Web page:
Bono started out doing more-conventional rock-star activism, helping Bob Geldof organize the mid-1980s Live Aid, a concert for famine relief in Africa. The concert was deemed a success and spurred Bono and his wife, Ali, to spend six weeks at an orphanage in Ethiopia.

Bono, a father of four, spent most of the ’90s basking in U2’s fame—until 1997, when he was approached by Jamie Drummond, who was organizing Jubilee 2000, a church-sponsored, biblically inspired campaign to cancel Third World debt in the millennium. The $200 million raised by Live Aid was swell, Drummond told Bono, but African countries were paying that much in old Cold War debt to rich industrialized nations and international institutions every four to five days, leaving them little for the health and education of their own people. Often that debt had been racked up by long-gone tyrants.

“I knew we needed to get more oxygen onto this very arcane, esoteric issue of debt cancellation,” says Drummond. “We went back to the music industry and said, ‘If you got involved in debt cancellation, you could achieve a lot more than that big concert you did. You can move from charity to justice.’ And Bono lapped up that idea.”

He first wanted to become an expert. Eunice Kennedy Shriver, whom Bono knew from a Special Olympics album he worked on, suggested the rocker talk to her son Bobby, a record producer with high-level Washington contacts. Soon Bono was flying to Washington for tutorials with then–World Bank president James Wolfensohn and to Harvard for sessions with economist Jeffrey Sachs and making contacts with government officials around the globe.

By 1999, Bono was ready to make his case to the Clinton administration for cancellation of the $6-billion debt the poorest African nations owed the United States. Shriver arranged a meeting for Bono with Gene Sperling, Clinton’s chief economic adviser, and Sheryl Sandberg, chief of staff to Treasury secretary Lawrence Summers. “No one expected the meeting to be very substantive,” says Sandberg, now an executive at Google.

But she and Sperling say it was clear from the start this was not your average celebrity. The U2 star talked about capital markets, constituents, debt instruments. He was disarmingly eloquent. Says Sperling, “He has a gift for being able to reach right in you and grab you emotionally.”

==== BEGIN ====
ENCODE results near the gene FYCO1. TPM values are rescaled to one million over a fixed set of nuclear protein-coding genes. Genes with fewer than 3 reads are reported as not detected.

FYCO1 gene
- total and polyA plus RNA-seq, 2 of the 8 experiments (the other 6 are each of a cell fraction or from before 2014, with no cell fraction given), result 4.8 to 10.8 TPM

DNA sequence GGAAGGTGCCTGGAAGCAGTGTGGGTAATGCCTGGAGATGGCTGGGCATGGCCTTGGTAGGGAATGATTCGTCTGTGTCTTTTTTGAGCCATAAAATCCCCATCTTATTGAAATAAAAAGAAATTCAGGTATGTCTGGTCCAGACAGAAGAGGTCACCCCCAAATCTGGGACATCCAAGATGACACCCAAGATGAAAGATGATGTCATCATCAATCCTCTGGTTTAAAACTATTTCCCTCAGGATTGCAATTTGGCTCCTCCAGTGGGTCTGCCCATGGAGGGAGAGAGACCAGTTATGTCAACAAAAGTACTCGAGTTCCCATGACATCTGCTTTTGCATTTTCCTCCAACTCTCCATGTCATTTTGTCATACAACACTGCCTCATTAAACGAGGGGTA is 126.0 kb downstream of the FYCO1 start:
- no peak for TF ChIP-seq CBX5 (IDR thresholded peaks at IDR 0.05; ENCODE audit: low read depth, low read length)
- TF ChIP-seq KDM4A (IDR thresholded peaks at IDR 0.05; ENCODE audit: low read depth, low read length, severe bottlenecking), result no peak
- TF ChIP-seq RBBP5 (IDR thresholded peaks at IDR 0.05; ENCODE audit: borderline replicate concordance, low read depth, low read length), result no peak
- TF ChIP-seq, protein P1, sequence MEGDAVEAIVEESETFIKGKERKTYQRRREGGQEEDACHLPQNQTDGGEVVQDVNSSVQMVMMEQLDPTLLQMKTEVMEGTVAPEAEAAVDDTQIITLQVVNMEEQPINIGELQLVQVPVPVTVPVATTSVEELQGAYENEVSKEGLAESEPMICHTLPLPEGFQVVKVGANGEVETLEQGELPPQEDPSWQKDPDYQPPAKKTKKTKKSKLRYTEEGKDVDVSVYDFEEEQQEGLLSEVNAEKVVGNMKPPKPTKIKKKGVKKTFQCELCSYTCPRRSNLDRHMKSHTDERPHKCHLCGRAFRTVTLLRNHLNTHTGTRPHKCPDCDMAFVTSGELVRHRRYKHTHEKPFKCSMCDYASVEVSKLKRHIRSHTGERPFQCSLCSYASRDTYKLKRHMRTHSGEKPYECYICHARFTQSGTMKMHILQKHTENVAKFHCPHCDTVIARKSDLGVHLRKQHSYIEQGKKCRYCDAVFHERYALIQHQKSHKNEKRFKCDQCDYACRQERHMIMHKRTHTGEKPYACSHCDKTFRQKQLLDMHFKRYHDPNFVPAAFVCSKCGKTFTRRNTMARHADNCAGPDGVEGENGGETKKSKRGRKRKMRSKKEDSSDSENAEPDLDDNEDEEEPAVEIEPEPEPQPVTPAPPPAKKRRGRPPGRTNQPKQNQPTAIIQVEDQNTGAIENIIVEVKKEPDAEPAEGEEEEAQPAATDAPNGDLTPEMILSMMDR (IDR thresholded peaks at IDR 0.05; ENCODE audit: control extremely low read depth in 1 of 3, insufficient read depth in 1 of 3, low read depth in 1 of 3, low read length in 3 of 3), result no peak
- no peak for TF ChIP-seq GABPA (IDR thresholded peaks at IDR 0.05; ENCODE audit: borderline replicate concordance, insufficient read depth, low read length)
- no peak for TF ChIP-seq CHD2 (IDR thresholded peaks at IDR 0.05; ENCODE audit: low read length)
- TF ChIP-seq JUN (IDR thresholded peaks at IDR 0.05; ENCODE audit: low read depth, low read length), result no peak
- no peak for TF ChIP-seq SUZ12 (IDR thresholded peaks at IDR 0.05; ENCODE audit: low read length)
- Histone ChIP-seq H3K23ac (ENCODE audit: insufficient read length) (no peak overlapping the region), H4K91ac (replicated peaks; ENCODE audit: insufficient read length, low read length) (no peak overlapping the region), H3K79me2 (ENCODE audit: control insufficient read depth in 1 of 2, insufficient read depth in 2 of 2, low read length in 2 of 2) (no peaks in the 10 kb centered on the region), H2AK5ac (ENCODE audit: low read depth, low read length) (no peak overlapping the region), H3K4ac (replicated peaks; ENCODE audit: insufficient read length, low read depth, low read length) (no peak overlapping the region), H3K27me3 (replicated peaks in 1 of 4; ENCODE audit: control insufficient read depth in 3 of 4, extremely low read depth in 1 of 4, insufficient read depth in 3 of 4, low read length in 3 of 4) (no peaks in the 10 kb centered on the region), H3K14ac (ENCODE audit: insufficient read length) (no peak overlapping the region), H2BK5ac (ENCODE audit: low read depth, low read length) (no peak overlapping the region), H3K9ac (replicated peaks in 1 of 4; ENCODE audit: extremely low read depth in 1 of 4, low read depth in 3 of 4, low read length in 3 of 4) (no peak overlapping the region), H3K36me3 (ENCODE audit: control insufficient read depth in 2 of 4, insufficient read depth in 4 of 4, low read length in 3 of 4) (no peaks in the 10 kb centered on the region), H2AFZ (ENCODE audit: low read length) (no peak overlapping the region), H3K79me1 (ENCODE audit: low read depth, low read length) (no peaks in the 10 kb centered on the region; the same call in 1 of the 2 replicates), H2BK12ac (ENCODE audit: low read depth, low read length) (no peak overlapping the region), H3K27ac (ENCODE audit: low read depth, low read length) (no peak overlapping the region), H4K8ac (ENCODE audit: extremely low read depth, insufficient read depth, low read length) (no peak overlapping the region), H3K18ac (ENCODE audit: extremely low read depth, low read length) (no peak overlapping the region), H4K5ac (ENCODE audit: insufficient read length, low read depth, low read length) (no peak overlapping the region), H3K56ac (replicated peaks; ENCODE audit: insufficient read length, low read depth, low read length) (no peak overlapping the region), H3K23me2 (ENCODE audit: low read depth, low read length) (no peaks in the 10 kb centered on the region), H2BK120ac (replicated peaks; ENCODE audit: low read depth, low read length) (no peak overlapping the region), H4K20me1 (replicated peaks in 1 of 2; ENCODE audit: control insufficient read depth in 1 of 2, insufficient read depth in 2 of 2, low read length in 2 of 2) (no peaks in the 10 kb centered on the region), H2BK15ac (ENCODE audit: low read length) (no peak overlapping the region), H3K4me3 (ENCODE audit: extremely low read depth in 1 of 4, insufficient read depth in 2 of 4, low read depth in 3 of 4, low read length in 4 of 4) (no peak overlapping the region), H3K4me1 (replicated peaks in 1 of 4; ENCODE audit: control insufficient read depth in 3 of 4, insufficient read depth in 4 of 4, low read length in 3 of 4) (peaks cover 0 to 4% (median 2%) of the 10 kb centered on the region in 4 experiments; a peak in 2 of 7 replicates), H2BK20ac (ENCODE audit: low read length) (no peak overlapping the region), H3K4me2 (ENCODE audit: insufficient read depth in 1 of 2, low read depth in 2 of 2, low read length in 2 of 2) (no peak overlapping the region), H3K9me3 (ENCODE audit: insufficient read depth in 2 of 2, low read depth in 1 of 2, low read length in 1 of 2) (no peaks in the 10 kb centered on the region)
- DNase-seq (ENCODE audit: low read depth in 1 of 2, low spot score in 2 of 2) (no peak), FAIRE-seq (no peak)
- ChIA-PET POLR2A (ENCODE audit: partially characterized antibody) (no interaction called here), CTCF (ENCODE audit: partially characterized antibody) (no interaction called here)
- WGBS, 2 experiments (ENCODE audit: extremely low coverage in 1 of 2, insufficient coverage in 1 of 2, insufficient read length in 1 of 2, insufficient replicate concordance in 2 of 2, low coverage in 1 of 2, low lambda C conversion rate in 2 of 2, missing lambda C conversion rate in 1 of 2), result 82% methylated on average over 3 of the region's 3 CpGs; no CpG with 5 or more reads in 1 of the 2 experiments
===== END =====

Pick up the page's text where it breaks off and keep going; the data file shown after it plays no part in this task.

Summers, who had no idea who Bono was, dropped by and told the rock star he didn’t think debt cancellation was possible. “It’s not just up to us,” he told Bono dismissively, noting that the other finance ministers had to agree.

At that point, Bono looked Summers in the eye, Sandberg says, and told the secretary: “I have been all over the world. I’ve met with all the finance ministers. They’ve all said, if I can get Larry Summers, this can get done. So don’t tell me this can’t get done, because I know it can.”

Sometime after the one-hour meeting, says Sandberg, Summers told Clinton, “You know that guy who wore jeans to the White House and only had one name? Boy, is he smart.”

Bono didn’t let up. He called Sperling on a Sunday, a few days before Clinton was to give a speech at the World Bank, and asked if he could come see him. “I said, ‘You don’t need to come in. You know I’m with you,’ ” Sperling recalls. But Bono insisted and on a fall Sunday morning walked into Sperling’s West Wing office.

Sperling remembers the scene: “I had a two-foot-high stack of paper by my side. Bono comes in and says, ‘Gene, I know your heart’s in the right place. I’m looking at that stack and imagining that everything in this stack is more urgent than debt relief. But I want you to ask yourself, ten years from now, is there anything in this stack you’ll feel as good about as getting debt relief for the world’s poorest countries?’ ”

Bono left, and Sperling picked up the phone. He and Summers got Clinton to use his speech that week to call for 100-percent cancellation of the debts owed to the United States by 33 countries.

Bono thought: Mission accomplished. Until wiser Washington hands filled him in. “There was this thing called the Republican-controlled Congress,” says Tom Hart, a lobbyist for the Episcopal Church who would later become DATA’s director of government relations.

Bobby Shriver’s brother-in-law Arnold Schwarzenegger introduced the musician to Ohio Republican John Kasich, a rock ’n’ roll–loving conservative who headed the House Budget Committee and whom Bono has called “our first rabbi on the right.” Bono made trips to Capitol Hill, spending most of his time courting conservatives and those opposed to his agenda.

Shriver also put together small dinner parties for Bono, inviting Democratic and Republican senators and a smattering of VIPs like Wolfensohn, AOL’s Steve Case, and Jordan’s Queen Noor. At one dinner in a private room at Galileo, Bono sat next to Jesse Helms’s wife and, by one account, spent much of the evening asking her about the secret to a successful marriage. Dorothy Helms came away charmed, and Bono was on his way to becoming fast friends with the North Carolina senator.